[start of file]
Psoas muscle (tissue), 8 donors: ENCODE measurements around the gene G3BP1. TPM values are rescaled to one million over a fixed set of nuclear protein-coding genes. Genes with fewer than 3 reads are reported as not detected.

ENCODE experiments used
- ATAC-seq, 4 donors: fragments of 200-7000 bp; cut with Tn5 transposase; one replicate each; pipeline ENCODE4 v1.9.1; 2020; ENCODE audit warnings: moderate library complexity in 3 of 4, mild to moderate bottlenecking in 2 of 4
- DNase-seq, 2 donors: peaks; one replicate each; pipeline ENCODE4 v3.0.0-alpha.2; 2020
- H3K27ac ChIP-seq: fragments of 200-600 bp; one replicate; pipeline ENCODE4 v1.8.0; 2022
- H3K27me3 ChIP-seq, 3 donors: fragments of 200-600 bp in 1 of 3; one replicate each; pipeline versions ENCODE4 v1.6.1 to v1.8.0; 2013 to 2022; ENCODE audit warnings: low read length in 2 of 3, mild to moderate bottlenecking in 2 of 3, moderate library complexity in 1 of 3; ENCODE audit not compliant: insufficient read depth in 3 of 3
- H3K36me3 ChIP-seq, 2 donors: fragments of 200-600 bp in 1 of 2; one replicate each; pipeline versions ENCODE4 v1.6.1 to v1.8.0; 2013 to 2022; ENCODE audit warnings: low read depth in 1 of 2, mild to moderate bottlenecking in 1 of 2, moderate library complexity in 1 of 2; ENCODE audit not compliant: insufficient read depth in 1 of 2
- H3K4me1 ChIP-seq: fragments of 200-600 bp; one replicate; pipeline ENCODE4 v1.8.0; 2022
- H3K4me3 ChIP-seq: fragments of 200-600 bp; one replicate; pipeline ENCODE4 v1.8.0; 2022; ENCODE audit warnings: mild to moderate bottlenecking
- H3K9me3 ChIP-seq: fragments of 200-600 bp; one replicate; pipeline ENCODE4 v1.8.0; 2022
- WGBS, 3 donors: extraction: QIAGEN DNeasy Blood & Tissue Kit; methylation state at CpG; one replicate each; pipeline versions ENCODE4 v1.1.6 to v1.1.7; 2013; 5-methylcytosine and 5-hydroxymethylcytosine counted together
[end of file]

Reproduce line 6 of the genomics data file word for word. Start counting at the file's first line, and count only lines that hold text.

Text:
- H3K27me3 ChIP-seq, 3 donors: fragments of 200-600 bp in 1 of 3; one replicate each; pipeline versions ENCODE4 v1.6.1 to v1.8.0; 2013 to 2022; ENCODE audit warnings: low read length in 2 of 3, mild to moderate bottlenecking in 2 of 3, moderate library complexity in 1 of 3; ENCODE audit not compliant: insufficient read depth in 3 of 3